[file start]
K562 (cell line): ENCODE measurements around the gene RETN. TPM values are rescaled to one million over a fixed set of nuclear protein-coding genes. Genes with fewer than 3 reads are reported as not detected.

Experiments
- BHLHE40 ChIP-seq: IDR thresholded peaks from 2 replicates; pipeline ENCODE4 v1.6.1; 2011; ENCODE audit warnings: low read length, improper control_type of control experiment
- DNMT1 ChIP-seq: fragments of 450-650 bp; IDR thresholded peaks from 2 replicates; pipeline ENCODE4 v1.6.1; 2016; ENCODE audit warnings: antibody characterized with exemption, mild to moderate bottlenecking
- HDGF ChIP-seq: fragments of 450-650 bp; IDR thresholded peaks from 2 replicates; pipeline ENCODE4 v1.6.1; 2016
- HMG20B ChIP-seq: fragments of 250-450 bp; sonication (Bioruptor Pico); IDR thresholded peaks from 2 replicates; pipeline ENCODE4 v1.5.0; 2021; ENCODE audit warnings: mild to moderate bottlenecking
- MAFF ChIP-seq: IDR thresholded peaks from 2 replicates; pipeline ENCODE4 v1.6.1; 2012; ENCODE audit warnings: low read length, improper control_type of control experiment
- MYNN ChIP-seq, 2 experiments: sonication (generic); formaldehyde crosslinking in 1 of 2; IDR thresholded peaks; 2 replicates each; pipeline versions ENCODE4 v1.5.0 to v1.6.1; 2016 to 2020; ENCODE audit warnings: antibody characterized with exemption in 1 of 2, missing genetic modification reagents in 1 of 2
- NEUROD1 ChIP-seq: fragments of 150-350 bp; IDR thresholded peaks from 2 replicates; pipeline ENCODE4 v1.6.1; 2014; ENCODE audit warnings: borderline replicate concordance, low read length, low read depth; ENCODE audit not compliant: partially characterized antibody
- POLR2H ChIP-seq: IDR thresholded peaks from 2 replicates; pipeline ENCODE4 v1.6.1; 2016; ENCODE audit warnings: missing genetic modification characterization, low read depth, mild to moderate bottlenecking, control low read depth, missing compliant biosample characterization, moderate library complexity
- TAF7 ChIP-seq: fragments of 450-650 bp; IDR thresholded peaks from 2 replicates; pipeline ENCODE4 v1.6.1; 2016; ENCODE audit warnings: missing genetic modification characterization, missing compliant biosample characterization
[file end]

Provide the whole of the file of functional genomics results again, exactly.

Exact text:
K562 (cell line): ENCODE measurements around the gene RETN. TPM values are rescaled to one million over a fixed set of nuclear protein-coding genes. Genes with fewer than 3 reads are reported as not detected.

Experiments
- BHLHE40 ChIP-seq: IDR thresholded peaks from 2 replicates; pipeline ENCODE4 v1.6.1; 2011; ENCODE audit warnings: low read length, improper control_type of control experiment
- DNMT1 ChIP-seq: fragments of 450-650 bp; IDR thresholded peaks from 2 replicates; pipeline ENCODE4 v1.6.1; 2016; ENCODE audit warnings: antibody characterized with exemption, mild to moderate bottlenecking
- HDGF ChIP-seq: fragments of 450-650 bp; IDR thresholded peaks from 2 replicates; pipeline ENCODE4 v1.6.1; 2016
- HMG20B ChIP-seq: fragments of 250-450 bp; sonication (Bioruptor Pico); IDR thresholded peaks from 2 replicates; pipeline ENCODE4 v1.5.0; 2021; ENCODE audit warnings: mild to moderate bottlenecking
- MAFF ChIP-seq: IDR thresholded peaks from 2 replicates; pipeline ENCODE4 v1.6.1; 2012; ENCODE audit warnings: low read length, improper control_type of control experiment
- MYNN ChIP-seq, 2 experiments: sonication (generic); formaldehyde crosslinking in 1 of 2; IDR thresholded peaks; 2 replicates each; pipeline versions ENCODE4 v1.5.0 to v1.6.1; 2016 to 2020; ENCODE audit warnings: antibody characterized with exemption in 1 of 2, missing genetic modification reagents in 1 of 2
- NEUROD1 ChIP-seq: fragments of 150-350 bp; IDR thresholded peaks from 2 replicates; pipeline ENCODE4 v1.6.1; 2014; ENCODE audit warnings: borderline replicate concordance, low read length, low read depth; ENCODE audit not compliant: partially characterized antibody
- POLR2H ChIP-seq: IDR thresholded peaks from 2 replicates; pipeline ENCODE4 v1.6.1; 2016; ENCODE audit warnings: missing genetic modification characterization, low read depth, mild to moderate bottlenecking, control low read depth, missing compliant biosample characterization, moderate library complexity
- TAF7 ChIP-seq: fragments of 450-650 bp; IDR thresholded peaks from 2 replicates; pipeline ENCODE4 v1.6.1; 2016; ENCODE audit warnings: missing genetic modification characterization, missing compliant biosample characterization